New York, NY Tunnel Train Wreck, Feb 1891


The New Haven Local Ran Into a Line of Empty Cars at Eighty-fifth Street, New York, a Little After 7 o'clock, Dealing Death and Destruction -- Names of the Rescued -- Fire Breaks Out and Increases the Horror of the Calamity -- Vain Cries for Help -- A Furnace Raging Beneath Park Avenue.

There was a serious collision in the tunnel of the New York Central road at Eighty-fifth street, in New York, in the fog this morning. Six persons were killed, one was seriously wounded and several others slightly.
The deadly car stove was the chief factor in the holocaust, as the wreck took fire from the stoves before the wounded could be rescued, and they were burned to death.
The wrecked cars belonged to a shop train of nine passenger cars belonging to the New York, New Haven and Hartford road, the only line entering New York which retains car stoves. The cars were being drawn up to the storage yards at Mott Haven. There were twenty to thirty car cleaners on the train, among them one woman, going up to the Mott Haven yards, and one young newsboy. This train was making its way slowly through the dense fog when it was run into by train No. 10 of the New York, New Haven and Hartford line, a local train, running at full speed. The two rear cars of the shop trains were telescoped and the engine of No. 10 was badly smashed in and battered. The New Haven passenger and baggage cars were drawn back to the Grand Central station and the passengers were sent forward on the 8 o'clock express. A light New York Central engine on the down track ran into the wreck while it was on fire and traffic was blocked for two or three hours. The cause of the accident is still in dispute and an official investigation will be necessary to fix the responsibility.

Flames burst from the wreck immediately after the cars were telescoped, and the agonizing cries of the imprisoned and burning ones were heard for blocks on the streets above, bringing great crowds to the scene. Two alarms of fire and two ambulance calls were sent out at once and several engines quickly responded as well as ambulances from the Presbyterian hospital on Seventy-sixth street, and Bellevue.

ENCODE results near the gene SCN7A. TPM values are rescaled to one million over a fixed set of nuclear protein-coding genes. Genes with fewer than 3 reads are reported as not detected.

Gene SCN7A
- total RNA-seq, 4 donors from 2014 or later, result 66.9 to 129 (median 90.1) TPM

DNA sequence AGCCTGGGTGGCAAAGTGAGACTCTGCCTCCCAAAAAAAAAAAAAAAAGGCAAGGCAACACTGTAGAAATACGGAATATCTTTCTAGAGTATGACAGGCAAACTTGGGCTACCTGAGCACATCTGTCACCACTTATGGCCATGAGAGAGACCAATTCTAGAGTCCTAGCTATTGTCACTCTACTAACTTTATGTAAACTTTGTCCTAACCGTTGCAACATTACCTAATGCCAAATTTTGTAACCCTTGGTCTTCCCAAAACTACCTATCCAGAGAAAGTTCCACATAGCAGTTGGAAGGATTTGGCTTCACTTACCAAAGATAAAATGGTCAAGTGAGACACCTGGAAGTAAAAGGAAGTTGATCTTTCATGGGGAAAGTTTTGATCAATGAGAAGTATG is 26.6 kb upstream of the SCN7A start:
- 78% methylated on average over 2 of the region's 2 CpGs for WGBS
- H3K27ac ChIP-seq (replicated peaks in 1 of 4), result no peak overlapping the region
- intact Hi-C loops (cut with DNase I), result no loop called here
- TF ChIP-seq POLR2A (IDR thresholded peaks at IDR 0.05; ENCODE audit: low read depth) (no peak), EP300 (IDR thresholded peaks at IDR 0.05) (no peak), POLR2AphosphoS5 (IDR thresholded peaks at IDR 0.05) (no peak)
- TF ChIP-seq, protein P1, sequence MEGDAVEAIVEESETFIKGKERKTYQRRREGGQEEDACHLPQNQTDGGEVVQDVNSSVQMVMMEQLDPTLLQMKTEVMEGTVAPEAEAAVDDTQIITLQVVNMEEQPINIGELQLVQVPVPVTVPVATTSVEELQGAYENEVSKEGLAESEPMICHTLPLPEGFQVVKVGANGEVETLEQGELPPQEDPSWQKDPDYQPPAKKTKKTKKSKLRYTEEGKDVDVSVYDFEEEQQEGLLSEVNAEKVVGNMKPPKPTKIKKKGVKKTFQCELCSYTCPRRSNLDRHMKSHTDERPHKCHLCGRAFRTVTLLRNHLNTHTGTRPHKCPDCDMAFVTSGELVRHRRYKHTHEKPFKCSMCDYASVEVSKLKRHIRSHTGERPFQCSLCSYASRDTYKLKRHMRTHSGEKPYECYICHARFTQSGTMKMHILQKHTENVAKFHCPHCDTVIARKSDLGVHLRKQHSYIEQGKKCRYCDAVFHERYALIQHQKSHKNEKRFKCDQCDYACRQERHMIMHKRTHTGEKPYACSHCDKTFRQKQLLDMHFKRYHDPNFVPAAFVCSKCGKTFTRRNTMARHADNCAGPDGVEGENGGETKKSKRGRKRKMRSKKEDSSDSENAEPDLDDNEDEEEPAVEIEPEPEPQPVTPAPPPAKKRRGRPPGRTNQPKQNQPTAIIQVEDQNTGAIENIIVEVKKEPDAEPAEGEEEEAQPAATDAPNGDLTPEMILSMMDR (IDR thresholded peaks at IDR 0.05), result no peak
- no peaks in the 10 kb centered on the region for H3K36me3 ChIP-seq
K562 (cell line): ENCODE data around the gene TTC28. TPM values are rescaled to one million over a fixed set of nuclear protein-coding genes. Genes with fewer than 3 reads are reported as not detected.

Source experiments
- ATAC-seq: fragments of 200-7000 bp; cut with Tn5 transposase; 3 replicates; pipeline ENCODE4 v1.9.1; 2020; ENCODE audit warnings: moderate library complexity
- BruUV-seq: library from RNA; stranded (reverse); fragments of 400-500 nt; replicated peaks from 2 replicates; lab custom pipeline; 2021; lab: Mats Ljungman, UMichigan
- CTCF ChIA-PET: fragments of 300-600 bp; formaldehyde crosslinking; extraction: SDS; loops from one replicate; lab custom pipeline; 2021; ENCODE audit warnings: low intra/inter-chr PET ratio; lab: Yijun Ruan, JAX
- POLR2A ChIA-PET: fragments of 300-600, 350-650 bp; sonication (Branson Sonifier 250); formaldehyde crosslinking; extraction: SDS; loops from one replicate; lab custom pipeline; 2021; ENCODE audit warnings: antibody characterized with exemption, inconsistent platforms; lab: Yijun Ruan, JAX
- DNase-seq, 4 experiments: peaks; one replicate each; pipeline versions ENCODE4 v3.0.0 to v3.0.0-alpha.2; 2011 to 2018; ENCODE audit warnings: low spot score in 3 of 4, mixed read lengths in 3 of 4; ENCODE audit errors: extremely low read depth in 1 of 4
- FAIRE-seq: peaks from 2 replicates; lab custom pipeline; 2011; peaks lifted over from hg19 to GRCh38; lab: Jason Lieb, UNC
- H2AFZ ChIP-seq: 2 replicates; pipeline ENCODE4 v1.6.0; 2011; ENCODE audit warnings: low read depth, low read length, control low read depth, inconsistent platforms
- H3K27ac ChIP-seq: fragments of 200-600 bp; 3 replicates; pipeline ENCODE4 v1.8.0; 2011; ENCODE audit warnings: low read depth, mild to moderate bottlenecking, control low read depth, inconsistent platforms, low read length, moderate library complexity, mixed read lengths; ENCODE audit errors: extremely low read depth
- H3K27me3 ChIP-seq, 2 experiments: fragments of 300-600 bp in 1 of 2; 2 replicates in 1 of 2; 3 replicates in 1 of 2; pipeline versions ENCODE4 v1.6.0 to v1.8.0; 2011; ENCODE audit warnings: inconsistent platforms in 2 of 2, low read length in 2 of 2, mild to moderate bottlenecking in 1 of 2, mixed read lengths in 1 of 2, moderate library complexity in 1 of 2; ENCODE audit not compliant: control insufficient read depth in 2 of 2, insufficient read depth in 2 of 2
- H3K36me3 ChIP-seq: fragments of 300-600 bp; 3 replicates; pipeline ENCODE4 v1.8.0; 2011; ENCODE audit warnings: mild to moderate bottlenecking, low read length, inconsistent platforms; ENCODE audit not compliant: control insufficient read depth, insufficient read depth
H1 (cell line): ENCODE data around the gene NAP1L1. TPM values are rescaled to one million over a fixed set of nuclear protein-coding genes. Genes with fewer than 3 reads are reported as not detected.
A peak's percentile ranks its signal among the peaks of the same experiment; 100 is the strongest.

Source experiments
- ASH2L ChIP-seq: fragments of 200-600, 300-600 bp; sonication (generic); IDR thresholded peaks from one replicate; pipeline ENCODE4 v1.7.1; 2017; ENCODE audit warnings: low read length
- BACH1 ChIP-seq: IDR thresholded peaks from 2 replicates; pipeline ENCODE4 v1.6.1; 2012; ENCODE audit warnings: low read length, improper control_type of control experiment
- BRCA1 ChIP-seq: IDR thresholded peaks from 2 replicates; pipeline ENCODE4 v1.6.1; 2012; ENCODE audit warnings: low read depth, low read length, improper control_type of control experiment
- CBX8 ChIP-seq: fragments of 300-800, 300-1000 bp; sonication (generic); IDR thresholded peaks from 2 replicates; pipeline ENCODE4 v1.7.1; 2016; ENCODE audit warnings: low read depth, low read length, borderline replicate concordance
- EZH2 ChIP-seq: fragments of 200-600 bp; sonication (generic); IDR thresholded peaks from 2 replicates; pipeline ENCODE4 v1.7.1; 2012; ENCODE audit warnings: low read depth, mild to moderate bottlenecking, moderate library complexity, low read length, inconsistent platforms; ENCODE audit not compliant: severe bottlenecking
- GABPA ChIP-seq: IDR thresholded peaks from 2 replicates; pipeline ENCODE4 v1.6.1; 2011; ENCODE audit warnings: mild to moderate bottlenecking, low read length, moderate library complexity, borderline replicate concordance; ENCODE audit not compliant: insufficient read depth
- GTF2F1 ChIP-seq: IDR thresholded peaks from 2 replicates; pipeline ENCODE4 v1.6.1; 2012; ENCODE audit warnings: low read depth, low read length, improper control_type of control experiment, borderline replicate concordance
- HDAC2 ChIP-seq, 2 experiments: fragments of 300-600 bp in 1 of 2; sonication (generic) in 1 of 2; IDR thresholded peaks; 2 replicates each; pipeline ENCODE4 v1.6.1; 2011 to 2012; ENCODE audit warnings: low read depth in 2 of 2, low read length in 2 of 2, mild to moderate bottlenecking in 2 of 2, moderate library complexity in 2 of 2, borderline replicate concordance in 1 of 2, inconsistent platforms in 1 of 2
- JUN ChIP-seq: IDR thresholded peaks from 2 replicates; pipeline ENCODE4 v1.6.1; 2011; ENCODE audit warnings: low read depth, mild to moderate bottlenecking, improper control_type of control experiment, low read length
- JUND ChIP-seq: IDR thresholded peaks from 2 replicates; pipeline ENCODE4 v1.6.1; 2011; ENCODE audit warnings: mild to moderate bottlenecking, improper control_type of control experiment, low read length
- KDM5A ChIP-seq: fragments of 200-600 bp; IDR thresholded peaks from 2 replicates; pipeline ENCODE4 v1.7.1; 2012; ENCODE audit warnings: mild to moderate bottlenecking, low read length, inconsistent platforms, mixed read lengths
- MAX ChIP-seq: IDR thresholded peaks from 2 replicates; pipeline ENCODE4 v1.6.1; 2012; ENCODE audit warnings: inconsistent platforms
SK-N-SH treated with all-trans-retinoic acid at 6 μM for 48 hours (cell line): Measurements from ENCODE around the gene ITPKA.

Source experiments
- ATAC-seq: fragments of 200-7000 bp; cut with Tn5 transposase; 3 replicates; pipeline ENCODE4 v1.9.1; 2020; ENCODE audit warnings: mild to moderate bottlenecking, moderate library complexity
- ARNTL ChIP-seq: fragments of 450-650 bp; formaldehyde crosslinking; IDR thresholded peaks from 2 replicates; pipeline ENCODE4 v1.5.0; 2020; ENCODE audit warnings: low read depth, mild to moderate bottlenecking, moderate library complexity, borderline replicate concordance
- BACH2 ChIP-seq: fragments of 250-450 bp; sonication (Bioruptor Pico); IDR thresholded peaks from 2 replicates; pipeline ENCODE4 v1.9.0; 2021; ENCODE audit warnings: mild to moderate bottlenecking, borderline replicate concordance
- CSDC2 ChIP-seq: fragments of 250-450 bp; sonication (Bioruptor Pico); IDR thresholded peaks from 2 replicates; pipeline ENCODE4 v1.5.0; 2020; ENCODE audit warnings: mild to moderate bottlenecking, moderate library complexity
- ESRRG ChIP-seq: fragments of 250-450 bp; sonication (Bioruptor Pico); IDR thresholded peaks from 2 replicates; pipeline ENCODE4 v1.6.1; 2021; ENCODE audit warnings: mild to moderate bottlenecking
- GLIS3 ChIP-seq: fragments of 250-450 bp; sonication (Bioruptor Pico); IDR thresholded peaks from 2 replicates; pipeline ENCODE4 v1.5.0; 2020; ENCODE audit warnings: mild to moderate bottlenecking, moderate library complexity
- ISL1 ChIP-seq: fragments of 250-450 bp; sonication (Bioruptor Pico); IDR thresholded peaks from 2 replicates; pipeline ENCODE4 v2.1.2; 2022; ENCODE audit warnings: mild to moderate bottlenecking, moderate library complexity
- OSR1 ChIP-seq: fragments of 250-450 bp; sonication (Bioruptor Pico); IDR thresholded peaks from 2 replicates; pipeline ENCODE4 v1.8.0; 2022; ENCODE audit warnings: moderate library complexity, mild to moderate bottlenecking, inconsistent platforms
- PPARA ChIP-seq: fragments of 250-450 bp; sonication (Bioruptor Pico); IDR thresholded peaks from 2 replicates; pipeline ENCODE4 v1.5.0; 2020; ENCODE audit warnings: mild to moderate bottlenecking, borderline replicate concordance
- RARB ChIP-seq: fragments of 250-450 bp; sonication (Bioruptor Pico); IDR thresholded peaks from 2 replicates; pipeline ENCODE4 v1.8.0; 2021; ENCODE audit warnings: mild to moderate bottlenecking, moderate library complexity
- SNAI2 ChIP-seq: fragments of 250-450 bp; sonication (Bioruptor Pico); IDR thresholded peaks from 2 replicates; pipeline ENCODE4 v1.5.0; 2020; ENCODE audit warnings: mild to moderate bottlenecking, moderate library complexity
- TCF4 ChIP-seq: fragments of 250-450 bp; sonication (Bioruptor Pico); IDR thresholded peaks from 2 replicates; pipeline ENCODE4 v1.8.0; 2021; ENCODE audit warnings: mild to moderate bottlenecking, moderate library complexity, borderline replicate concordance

Below in the tunnel the screams of the scalded and burning ones continued, and when the firemen got down to the sufferers an appalling sight met their view. Through smoke and fog flames were darting forth, and crushed and pinioned under debris indescribably were those who had been in the rear car of the shop train which had crunched fully one-half its length into the car ahead.

Superintendent McCoy of the New York Central road says he has no doubt that the signals were correct and that Fowler ran by them.
Under the engine with his legs burning and held down by a mass of snarled and twisted irons was the man HINCKE, who subsequently died in the hospital. “For God's sake let me die here,” he cried. The smell of burning flesh was sickening, but the fireman heroically fought their was to the man and finally released him, though he continued to beg for death. Streams from the engines were not long in quenching the flames, but the confusion attending the escape to the street of the uninjured or but slightly injured ones impeded the rescuers in their work, and it was many minutes before the others could be extricated from the wreck.

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